And we’ll likely continue to see the number of American families living together rise. With the economy impacted, there’s a need now, more than ever, to be mindful of spending and prepare our finances for the future. And multi-generational living is one way to help conserve money.  

    Shopping for a Multi-Generational Home

    Which came first, the chicken or the egg? In the case of multi-generational living, home buyers are changing the game. Rapidly growing in popularity, builders are working overtime to adjust their thinking and cultivate new floor plans that meet these unique living needs. 

    A multi-generational home can help save on expenses.

    If you’re looking for a suitable multi-generational home, great! First, you need to start by identifying your priorities--just like any other house hunt. 

    • Determine if it’s temporary or long term. Is the need for a multi-generational home for a brief period while a family member recovers or until other arrangements are made, or is it for the foreseeable future? 
    • Identify your needs. What does the house need to have? Things like ramps, a large driveway (to accommodate multiple cars), a large living space, or separate spaces with two sets of everything? 

    Finding the Right Home for Multiple Generations

    You might consider a duplex for multiple generations living together.

    1. Consider your current home. Maybe you don’t need to start a house hunt from the beginning. Would a renovation or addition to your current property meet the needs of a multi-generational home? 

    2. Look for a design or a developer who can build a custom home. Since the concept is gaining the attention of popular builders, you can look into having a house designed to meet your specific needs. 

    3. Find a lot with two homes. If you’re against living under the same roof and want to entirely separate living spaces, take a look at lots with multiple residences. While they aren’t as common as traditional, single-family homes, they’re out there!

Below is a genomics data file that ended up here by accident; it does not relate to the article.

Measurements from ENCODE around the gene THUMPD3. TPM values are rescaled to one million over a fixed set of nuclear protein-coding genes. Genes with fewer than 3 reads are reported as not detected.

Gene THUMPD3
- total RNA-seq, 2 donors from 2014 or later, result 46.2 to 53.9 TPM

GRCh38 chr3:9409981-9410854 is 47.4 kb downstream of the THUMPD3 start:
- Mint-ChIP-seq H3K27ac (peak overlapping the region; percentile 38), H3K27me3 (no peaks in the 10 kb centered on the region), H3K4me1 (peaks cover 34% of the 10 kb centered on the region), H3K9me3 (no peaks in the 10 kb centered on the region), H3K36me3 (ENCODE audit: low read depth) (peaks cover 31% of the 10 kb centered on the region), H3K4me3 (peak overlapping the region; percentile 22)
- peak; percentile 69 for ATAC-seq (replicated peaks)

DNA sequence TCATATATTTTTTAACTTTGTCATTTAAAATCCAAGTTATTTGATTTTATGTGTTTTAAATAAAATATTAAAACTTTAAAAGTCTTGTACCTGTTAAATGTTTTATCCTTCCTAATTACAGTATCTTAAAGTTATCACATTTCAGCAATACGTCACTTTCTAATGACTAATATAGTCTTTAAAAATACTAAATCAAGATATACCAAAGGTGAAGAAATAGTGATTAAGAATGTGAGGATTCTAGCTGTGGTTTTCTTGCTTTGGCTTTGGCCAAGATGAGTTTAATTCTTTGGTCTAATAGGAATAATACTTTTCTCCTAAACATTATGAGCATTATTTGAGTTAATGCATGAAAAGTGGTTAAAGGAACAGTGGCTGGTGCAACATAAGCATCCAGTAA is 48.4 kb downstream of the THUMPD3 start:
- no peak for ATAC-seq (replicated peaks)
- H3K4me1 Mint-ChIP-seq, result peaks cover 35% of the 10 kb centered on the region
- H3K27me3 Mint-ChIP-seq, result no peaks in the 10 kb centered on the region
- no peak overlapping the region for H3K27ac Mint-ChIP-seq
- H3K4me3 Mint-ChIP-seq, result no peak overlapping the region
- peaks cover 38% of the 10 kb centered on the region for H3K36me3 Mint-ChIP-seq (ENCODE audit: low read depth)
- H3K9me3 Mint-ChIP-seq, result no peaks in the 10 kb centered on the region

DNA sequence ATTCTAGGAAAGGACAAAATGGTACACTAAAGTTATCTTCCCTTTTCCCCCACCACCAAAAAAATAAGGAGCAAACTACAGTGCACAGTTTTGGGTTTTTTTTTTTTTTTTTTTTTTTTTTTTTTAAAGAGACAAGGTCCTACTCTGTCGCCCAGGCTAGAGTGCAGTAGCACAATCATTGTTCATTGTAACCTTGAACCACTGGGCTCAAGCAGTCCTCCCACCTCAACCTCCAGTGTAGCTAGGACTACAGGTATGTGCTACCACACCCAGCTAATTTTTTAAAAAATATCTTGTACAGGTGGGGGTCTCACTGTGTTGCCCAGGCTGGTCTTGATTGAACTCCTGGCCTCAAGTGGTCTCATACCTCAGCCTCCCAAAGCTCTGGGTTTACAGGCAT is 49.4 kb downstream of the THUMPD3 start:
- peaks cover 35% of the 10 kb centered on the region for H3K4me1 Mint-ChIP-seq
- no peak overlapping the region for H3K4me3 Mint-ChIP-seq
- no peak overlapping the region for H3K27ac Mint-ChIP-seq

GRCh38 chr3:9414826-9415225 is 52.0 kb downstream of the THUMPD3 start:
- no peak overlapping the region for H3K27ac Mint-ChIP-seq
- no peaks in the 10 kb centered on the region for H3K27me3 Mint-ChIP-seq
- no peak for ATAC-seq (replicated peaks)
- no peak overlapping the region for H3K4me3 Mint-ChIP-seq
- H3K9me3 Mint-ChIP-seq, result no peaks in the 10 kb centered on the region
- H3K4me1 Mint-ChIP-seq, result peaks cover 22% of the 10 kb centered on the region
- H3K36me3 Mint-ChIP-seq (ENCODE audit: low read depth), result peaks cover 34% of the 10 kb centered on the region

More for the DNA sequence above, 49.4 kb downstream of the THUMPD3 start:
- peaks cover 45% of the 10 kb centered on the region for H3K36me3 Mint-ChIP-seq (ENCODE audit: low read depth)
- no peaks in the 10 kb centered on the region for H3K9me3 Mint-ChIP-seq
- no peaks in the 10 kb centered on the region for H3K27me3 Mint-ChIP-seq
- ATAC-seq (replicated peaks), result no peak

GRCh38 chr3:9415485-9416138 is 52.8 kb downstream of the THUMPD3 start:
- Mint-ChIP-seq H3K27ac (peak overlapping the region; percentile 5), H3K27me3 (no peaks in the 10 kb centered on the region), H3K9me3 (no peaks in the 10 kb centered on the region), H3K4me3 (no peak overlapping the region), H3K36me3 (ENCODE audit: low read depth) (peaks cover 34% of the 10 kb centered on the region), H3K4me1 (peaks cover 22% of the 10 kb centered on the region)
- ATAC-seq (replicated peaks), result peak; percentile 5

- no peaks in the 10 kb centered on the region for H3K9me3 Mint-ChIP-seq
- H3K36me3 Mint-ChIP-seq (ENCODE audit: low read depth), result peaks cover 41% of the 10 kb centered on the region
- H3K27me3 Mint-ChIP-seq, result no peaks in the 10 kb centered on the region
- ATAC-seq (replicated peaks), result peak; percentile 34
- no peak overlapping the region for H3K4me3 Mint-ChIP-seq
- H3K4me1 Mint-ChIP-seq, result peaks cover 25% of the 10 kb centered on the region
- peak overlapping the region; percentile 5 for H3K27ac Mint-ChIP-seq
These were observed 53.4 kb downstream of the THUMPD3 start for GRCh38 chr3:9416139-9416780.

4. Look into duplexes. Don’t forget about duplexes and condos that can offer you the independence you might want with the convenience of location.  

    Tips for Making Your Multi-Generational Home a Success

    Living in a multi-generational home isn’t like vacation or holidays at your parents' home. The warm and fuzzy feelings will wear off, and you’ll have to figure out how to make it work comfortably daily. Here are a few tips to help you keep things running smoothly and avoid tension once everyone settles in. 


    1. Set boundaries. If you’re not sharing a roof, when is it okay to walk next door and join the others’ space? When is it okay to invite yourself over for dinner or send the kids next door to be with their grandparents? 

    2. Define personal space. Solitude, especially when living under the same roof with other adults, is precious. And without it, tensions will rise. 

    3. Map out the finances. Who’s paying the mortgage, utilities, and groceries? Will each resident be responsible for specific bills, or will you split each month?

    4. Identify responsibilities. Split up chores, childcare, and cooking. 

    Multi-generational living can be great for a lot of reasons, especially for military families with only one spouse/parent home much of the time. So if multi-generational living is the next step for you and your family, congrats! We hope that you've found some support and guidance here. And when you’re ready to find a home that fits your family’s needs, head over to our homepage to start your next house hunt!



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    Multi-Generational Living: What to Know


    Danielle Keech


    Danielle Keech

    Danielle is just like you — another down-to-earth military spouse learning every day how to navigate the craziness. As a mama of two, she knows what it takes to juggle solo parenting, a work-from-home career, and the demands of military life. She’s a firm believer that community is a key part of thriving and hopes to remind readers that they’re not alone through her writing. Want to connect? Find Danielle on Facebook, Instagram, Twitter, and LinkedIn.